There is a lot in the Bible that is outrageous by today’s standards – The plagues that killed innocent Egyptians before the exodus of the Jews from captivity. The demand for sacrifices by an apparently bloodthirsty God. And in the New Testament, Jesus ignoring the Canaanite woman who begged for his help (Matthew 15:23-24). We must remember that the Bible is part divine inspiration and part human interpretation. If we do not allow for the times when things were written, we could conclude that God was racist and Jesus was unkind. Using “It is written” as an excuse cannot justify our doing things that our conscience tells us are wrong, unjust or evil.
Being a herd animal, we humans are obsessed with hierarchy and everything having a place. We need to look up to some and to look down on others. This is an animal instinct. A bigger problem is our arrogance. We have a massive feeling of entitlement, and we use religion to justify that feeling, despite all that Jesus said to counteract it.
My Church likes to emphasise the supremacy of humans over every other creature. The quote ‘you are worth more than many sparrows’ is useful for this purpose. The Church does not accept some other quotes so literally. She uses context, meaning and common sense when it comes to other sayings of Jesus. For instance Jesus said that divorce was allowable for adultery (Matthew 19:9). The Church doesn’t accept this. Jesus said ‘call no man father’ (Mathew 23:8-12), but priests are usually called ‘father’. Jesus said ‘if your hand/foot causes you to sin, cut it off’ (Mark 9:43-48). The Church doesn’t require this. St. Paul said “slaves, obey your earthly master” (Ephesians 6:5), but the Church is against slavery.
The Church, which includes all baptised Christians, should grow in wisdom and understanding and knowledge as time goes by, and not be restricted to the culture of a time long ago. As St. John says at the end of his Gospel, there are very many things about Jesus that are not recorded (John 21:25). They would have been as important as what was recorded. By now, we should have learnt to include all creatures as our neighbour. Jesus would expect bishops to bring his words into our culture, not leave them confined to a culture of thousands of years ago. He would expect them to explain his words in a way that’s relevant to our times. We were sent the Holy Spirit for that purpose, as Jesus said in John 16:12-13 “I have much more to say to you, more than you can now bear. But when he, the Spirit of truth, comes, he will guide you into all truth”. By now, the Church should have understood and be teaching that any creature in need is our neighbour, and that we should see Jesus in every creature.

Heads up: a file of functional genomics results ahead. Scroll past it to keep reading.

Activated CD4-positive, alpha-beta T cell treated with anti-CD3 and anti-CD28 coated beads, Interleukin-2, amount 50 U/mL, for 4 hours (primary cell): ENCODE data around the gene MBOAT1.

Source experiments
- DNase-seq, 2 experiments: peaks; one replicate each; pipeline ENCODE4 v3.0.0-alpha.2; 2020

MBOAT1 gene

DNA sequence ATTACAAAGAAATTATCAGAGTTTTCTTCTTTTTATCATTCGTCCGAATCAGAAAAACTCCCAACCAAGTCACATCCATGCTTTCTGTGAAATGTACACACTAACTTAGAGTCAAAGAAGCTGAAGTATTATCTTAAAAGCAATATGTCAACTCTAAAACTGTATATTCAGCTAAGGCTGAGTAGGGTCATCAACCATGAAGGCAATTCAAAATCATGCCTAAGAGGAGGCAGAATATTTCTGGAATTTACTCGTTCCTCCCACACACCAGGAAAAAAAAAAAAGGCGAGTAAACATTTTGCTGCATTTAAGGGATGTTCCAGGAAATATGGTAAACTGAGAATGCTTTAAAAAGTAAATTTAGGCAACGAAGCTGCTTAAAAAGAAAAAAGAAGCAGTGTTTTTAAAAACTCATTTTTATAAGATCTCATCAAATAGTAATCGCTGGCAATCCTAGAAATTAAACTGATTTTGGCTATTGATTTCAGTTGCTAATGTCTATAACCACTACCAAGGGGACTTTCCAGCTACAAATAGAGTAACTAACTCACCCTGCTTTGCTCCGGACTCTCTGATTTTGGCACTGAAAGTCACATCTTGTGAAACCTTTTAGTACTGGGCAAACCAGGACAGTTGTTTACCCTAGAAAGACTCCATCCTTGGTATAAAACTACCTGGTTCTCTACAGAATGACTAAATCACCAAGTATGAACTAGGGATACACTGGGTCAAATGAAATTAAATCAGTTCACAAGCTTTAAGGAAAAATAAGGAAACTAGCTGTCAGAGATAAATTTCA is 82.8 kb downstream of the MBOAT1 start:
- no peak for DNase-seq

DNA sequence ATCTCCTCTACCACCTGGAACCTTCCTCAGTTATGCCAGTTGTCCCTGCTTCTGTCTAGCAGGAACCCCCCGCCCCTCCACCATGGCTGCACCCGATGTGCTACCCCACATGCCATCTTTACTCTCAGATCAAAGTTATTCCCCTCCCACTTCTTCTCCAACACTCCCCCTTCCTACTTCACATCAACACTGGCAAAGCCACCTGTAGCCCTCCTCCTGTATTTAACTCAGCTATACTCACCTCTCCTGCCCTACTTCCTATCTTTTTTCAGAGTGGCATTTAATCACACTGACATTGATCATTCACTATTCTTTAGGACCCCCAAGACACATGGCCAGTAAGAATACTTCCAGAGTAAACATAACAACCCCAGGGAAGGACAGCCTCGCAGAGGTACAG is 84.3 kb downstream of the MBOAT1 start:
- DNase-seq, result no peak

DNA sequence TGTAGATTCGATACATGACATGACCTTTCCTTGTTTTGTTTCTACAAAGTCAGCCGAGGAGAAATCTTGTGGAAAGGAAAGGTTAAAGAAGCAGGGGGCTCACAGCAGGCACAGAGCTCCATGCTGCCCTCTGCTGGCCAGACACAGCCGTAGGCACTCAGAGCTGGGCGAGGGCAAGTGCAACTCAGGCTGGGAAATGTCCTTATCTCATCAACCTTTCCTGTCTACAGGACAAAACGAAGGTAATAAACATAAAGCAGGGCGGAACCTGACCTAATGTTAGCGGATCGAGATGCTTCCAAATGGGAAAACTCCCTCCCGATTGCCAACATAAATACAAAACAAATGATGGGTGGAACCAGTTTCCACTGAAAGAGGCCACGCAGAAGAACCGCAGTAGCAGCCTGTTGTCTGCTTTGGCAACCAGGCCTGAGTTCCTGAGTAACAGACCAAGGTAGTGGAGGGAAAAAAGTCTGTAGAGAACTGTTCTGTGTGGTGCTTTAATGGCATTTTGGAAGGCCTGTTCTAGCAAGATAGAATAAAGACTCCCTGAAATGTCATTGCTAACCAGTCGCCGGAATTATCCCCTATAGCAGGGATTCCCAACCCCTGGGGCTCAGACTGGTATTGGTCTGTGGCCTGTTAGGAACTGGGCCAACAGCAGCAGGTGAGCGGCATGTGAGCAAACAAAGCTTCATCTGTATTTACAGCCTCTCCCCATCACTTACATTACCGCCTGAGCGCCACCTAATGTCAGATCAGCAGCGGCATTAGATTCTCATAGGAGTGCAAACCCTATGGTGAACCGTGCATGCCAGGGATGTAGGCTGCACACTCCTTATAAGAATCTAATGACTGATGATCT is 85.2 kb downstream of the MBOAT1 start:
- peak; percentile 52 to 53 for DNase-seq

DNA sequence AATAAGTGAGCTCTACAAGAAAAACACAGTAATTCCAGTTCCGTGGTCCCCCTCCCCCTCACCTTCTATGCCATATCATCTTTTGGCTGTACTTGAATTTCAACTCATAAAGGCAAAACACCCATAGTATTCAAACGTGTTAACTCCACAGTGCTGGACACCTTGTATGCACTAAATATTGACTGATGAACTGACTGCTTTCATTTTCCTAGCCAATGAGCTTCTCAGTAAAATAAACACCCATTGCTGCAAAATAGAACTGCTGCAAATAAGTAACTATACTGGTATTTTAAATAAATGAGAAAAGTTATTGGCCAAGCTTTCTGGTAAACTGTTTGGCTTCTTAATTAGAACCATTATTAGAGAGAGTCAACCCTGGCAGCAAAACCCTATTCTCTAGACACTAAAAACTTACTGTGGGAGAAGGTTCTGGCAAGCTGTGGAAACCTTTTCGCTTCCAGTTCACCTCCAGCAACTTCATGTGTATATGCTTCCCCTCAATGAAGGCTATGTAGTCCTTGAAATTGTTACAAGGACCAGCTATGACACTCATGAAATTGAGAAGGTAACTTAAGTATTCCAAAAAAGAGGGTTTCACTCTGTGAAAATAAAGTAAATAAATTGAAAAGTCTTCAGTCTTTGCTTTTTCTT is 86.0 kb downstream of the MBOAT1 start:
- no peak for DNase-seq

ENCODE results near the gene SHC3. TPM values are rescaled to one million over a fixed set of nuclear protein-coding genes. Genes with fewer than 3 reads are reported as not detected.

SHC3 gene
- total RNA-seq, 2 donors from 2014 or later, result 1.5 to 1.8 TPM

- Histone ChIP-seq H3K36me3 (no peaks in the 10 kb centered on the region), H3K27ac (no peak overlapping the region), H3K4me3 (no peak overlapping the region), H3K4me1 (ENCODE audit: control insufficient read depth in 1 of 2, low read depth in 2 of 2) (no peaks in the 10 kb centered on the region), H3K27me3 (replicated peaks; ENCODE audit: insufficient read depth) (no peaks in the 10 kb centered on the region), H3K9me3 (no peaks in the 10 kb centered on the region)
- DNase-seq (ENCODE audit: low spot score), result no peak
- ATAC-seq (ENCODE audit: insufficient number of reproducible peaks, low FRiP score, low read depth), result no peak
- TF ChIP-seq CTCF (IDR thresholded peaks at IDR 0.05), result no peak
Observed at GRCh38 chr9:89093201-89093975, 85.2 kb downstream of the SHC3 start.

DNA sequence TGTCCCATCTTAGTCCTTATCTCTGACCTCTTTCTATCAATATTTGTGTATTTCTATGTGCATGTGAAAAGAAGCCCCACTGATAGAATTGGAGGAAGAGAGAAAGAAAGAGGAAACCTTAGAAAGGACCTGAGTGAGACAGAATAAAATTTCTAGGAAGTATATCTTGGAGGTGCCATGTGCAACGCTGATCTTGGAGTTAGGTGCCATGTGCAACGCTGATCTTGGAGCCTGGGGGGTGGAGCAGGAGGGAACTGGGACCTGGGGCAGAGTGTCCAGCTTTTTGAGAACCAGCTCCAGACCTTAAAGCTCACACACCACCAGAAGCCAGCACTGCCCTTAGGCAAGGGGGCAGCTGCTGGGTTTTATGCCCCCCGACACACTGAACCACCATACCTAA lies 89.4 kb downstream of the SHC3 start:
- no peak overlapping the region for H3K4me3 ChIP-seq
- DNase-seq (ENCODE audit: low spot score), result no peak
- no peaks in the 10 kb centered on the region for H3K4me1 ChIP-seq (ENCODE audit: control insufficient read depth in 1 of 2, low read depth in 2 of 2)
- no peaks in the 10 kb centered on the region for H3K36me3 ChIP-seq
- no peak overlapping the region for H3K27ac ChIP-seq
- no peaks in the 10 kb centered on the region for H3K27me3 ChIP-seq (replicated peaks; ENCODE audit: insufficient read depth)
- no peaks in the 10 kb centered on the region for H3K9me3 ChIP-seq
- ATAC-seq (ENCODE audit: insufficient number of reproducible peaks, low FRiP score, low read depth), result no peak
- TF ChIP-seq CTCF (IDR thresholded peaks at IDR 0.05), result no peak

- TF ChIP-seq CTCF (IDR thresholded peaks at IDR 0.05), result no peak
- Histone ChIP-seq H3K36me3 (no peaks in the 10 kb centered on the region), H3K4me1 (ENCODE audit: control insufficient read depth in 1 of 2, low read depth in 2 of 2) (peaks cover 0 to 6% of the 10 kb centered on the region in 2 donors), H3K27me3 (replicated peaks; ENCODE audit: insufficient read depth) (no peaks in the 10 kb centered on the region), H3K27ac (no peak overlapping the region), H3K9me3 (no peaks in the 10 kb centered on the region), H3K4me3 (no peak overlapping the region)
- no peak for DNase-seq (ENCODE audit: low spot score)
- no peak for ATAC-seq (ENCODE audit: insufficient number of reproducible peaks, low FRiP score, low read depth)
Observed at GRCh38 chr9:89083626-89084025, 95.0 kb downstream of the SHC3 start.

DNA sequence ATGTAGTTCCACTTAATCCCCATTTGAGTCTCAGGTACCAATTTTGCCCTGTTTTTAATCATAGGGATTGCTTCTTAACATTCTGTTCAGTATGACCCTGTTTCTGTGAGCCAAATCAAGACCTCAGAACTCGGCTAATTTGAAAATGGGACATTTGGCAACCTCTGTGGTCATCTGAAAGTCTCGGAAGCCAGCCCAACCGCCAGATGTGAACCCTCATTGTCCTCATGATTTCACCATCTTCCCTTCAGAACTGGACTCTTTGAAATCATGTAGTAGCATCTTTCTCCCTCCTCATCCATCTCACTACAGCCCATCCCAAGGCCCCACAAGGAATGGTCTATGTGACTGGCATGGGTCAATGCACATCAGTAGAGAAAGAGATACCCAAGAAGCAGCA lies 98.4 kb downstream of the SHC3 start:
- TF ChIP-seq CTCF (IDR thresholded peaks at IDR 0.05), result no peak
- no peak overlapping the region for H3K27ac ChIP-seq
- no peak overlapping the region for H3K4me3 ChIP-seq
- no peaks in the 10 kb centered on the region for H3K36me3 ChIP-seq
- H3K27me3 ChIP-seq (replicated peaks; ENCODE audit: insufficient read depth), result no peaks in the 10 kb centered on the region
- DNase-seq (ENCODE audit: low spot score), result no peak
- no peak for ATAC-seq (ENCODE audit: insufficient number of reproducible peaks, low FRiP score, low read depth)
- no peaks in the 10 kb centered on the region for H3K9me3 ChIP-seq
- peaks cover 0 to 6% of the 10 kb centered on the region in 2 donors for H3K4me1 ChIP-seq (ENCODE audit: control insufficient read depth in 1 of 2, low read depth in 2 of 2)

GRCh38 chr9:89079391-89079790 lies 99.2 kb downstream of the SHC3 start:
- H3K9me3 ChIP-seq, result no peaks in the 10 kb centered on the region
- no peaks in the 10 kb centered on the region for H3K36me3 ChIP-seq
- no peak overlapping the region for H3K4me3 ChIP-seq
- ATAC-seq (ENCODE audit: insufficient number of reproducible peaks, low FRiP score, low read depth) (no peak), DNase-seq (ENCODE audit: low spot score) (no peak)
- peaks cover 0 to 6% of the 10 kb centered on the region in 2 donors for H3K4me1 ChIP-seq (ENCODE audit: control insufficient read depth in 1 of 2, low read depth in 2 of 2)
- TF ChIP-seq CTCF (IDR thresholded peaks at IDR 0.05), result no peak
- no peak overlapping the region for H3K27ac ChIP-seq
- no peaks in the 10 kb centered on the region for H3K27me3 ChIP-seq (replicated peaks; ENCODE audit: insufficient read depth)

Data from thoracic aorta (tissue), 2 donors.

In Jesus’ time, slavery was accepted, so was the rule of the conqueror, the subjugation of women and the superiority of humans over other animals. In his parables, Jesus used the accepted practices and ideas of the local culture to illustrate his messages. So although he did not condemn slavery, Roman rule, the inferiority of women or animal use, he is not showing approval of these cultural ways and customs of the time, he is using what people accepted to get his point across. It was taken for granted that humans were worth more than sparrows, especially at the market place where, as Jesus commented, ‘are not 5 sparrows sold for 2 pennies?’. Human slaves would be sold for far more. Jesus went on to say that ‘not one of them (sparrows) is forgotten by God’. In other words, God cares for the least of his creatures, so we should be assured that he cares for us. Jesus was telling his apostles not to worry but to trust in God. That was the point and the spirit of the message. As we read in his Encyclical ‘Laudato Si’, Pope Francis’ comment on this passage of the Bible was “We read in the Gospel that Jesus says of the birds of the air that ‘not one of them is forgotten before God’. How then can we possibly mistreat them or cause them harm?”. That is the proper interpretation of this passage as far as how we should treat birds is concerned.
I should add that there’s always the possibility that a witness who records an event in the Bible may put their own ‘take’ on an event, which could lead to misinterpretations. And one person’s interpretation could be different from another’s. That’s why we protect people from harmful religious practices. When people make others suffer because of religious beliefs/interpretations, they may be called terrorists. We need to be very confident of our beliefs if we think they give us a right to harm another creature. I am very confident that my God loves all beings and wants to see no creature hurt. Genesis tells us that that’s how it was in the beginning (Genesis 1:29-30), and Isaiah tells us that that’s how it will be in the end when God’s kingdom is established (Isaiah 11:6-9). Meanwhile, shouldn’t we be working to bring God’s kingdom into our lives right now?